How right are these artists, and how wrong? The cruel ones who defend their creative space to give a treasure to the world? The all-giving ones who have nothing left for those who are closest to them, because they have given it all away to strangers? The jealous ones who do not rise above their jealousy, but are driven to create beauty by it? The ship-jumpers, who stand for nothing, but whose desire to be a central part of their time keeps them in the center of things, expressing the moment?

Clearly, these are questions that are not as easy to answer as they at first seem. There is a lot of cruelty and injustice in the world of art, and it is not always only a matter of the victimized, discarded artist being abused by society; there are also many cases in which the ambition to create, and the life conditions demanded and generated by the creative life, result in perpetuating, and aggravating flaws in the artistís soul. The edge of the sword of creation is sometimes sharp, and often cuts the innocent who stand in the way of its fierce shining.

How does one weigh the soul of the artist, perhaps damaged by the price of giving birth, against the gift he has given to the world? How does one hold accountable the man who has, in some ways, sacrificed himself to launch a vision that no guru could ever conceive or generate, lacking the desperate tormented force of incompleteness, within, that drives the creator to seek the mad healing of artís wings? Perhaps too much soul development would only kill the artist, just like having found the love of oneís life may kill the poet, whose words were a way of searching for what he did not have. If the artistís defects are the birthplace of treasures, how harshly can we judge those defects?

And yet, hard though it is to condemn the artist by the same law that binds the rest of Humanity, it is just as clear that the artist cannot be forgiven for everything. Genius is not an excuse for sin. You cannot put everything on a piece of paper, and leave your heart hollow.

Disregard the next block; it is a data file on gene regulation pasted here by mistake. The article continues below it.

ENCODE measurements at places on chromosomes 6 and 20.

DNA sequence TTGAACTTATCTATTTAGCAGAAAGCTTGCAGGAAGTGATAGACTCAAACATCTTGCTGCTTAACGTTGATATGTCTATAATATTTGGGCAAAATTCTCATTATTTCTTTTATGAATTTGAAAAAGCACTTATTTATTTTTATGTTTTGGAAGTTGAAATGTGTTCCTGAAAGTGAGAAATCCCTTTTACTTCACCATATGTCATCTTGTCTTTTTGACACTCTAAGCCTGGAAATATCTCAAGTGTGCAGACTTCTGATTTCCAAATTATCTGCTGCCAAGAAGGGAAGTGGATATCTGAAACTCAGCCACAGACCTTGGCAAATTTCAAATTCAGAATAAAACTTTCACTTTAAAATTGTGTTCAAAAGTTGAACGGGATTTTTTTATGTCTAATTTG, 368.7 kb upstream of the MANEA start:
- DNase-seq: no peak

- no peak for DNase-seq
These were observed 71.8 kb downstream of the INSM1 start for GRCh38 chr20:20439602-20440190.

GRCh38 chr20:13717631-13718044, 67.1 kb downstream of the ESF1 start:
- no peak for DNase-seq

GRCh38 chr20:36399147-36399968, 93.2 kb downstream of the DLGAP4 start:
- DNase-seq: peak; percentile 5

I do not write this essay with answers, only questions. And yet, I cannot help but end it the same way as I began it.

The greatest work of art is a great human being. A mother in the slums who raises her children, alone, with courage and love and dignity against all odds, is a work of art beyond compare: a work of art which she herself has created, with the material of life. A man who stands up for justice, when to do so costs him everything: this man is also a work of art.

As artists, we must find a balance, between the art that is called "art", which we create, and the art of creating ourselves. We must decide, when it comes to that - and hopefully we will never face such a stark choice - whether it is more important to us to be a great human being, or a great writer, painter, or musician. We must struggle, as we seek to bring beauty into the world, to remain beautiful ourselves. As we seek to develop as artists, to develop as human beings.

And we must also - all of us - strive to extend our artistic vision into the world of life, to begin to recognize and appreciate the incredible art form of the living human being. Let us learn to love and cherish this art form, and by loving and cherishing it, help its beauty to unfold, and transform our world.

Glory to the most beautiful art form of all - the human being! The artist whose art is his life!

NOTES: [1] From "Long-legged Fly", by William Butler Yeats, The Collected Poems of W.B. Yeats.